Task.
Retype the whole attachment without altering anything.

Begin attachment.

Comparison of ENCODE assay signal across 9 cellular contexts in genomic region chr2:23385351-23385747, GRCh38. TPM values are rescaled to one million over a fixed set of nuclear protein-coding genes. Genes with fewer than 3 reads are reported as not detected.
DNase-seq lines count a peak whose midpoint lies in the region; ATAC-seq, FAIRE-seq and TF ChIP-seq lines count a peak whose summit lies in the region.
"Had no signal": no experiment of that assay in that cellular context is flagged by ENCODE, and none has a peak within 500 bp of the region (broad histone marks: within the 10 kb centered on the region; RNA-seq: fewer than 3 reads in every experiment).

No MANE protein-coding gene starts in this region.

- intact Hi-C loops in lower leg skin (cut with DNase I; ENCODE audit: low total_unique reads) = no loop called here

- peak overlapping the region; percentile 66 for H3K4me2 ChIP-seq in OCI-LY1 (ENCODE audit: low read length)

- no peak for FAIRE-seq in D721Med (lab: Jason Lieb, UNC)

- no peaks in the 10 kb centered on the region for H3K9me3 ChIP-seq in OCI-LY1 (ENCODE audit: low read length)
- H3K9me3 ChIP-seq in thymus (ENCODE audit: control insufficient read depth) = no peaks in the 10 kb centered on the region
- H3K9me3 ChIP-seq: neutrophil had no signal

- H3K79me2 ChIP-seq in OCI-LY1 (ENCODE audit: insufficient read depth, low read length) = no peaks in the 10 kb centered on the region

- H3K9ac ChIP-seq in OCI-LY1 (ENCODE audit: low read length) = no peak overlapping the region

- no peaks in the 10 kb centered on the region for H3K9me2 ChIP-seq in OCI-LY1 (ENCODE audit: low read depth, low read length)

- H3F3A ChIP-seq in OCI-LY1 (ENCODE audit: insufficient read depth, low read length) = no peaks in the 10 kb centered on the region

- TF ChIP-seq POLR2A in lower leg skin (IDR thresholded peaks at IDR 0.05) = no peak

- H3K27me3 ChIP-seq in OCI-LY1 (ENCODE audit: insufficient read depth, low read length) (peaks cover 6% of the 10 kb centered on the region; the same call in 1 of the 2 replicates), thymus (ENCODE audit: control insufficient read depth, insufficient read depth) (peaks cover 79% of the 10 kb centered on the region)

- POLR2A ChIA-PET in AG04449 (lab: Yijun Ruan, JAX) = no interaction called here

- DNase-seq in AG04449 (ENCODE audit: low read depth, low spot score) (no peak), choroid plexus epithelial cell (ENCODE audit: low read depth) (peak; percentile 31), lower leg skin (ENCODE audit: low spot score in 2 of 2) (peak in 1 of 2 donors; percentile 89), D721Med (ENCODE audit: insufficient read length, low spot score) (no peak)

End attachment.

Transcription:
Comparison of ENCODE assay signal across 9 cellular contexts in genomic region chr2:23385351-23385747, GRCh38. TPM values are rescaled to one million over a fixed set of nuclear protein-coding genes. Genes with fewer than 3 reads are reported as not detected.
DNase-seq lines count a peak whose midpoint lies in the region; ATAC-seq, FAIRE-seq and TF ChIP-seq lines count a peak whose summit lies in the region.
"Had no signal": no experiment of that assay in that cellular context is flagged by ENCODE, and none has a peak within 500 bp of the region (broad histone marks: within the 10 kb centered on the region; RNA-seq: fewer than 3 reads in every experiment).

No MANE protein-coding gene starts in this region.

- intact Hi-C loops in lower leg skin (cut with DNase I; ENCODE audit: low total_unique reads) = no loop called here

- peak overlapping the region; percentile 66 for H3K4me2 ChIP-seq in OCI-LY1 (ENCODE audit: low read length)

- no peak for FAIRE-seq in D721Med (lab: Jason Lieb, UNC)

- no peaks in the 10 kb centered on the region for H3K9me3 ChIP-seq in OCI-LY1 (ENCODE audit: low read length)
- H3K9me3 ChIP-seq in thymus (ENCODE audit: control insufficient read depth) = no peaks in the 10 kb centered on the region
- H3K9me3 ChIP-seq: neutrophil had no signal

- H3K79me2 ChIP-seq in OCI-LY1 (ENCODE audit: insufficient read depth, low read length) = no peaks in the 10 kb centered on the region

- H3K9ac ChIP-seq in OCI-LY1 (ENCODE audit: low read length) = no peak overlapping the region

- no peaks in the 10 kb centered on the region for H3K9me2 ChIP-seq in OCI-LY1 (ENCODE audit: low read depth, low read length)

- H3F3A ChIP-seq in OCI-LY1 (ENCODE audit: insufficient read depth, low read length) = no peaks in the 10 kb centered on the region

- TF ChIP-seq POLR2A in lower leg skin (IDR thresholded peaks at IDR 0.05) = no peak

- H3K27me3 ChIP-seq in OCI-LY1 (ENCODE audit: insufficient read depth, low read length) (peaks cover 6% of the 10 kb centered on the region; the same call in 1 of the 2 replicates), thymus (ENCODE audit: control insufficient read depth, insufficient read depth) (peaks cover 79% of the 10 kb centered on the region)

- POLR2A ChIA-PET in AG04449 (lab: Yijun Ruan, JAX) = no interaction called here

- DNase-seq in AG04449 (ENCODE audit: low read depth, low spot score) (no peak), choroid plexus epithelial cell (ENCODE audit: low read depth) (peak; percentile 31), lower leg skin (ENCODE audit: low spot score in 2 of 2) (peak in 1 of 2 donors; percentile 89), D721Med (ENCODE audit: insufficient read length, low spot score) (no peak)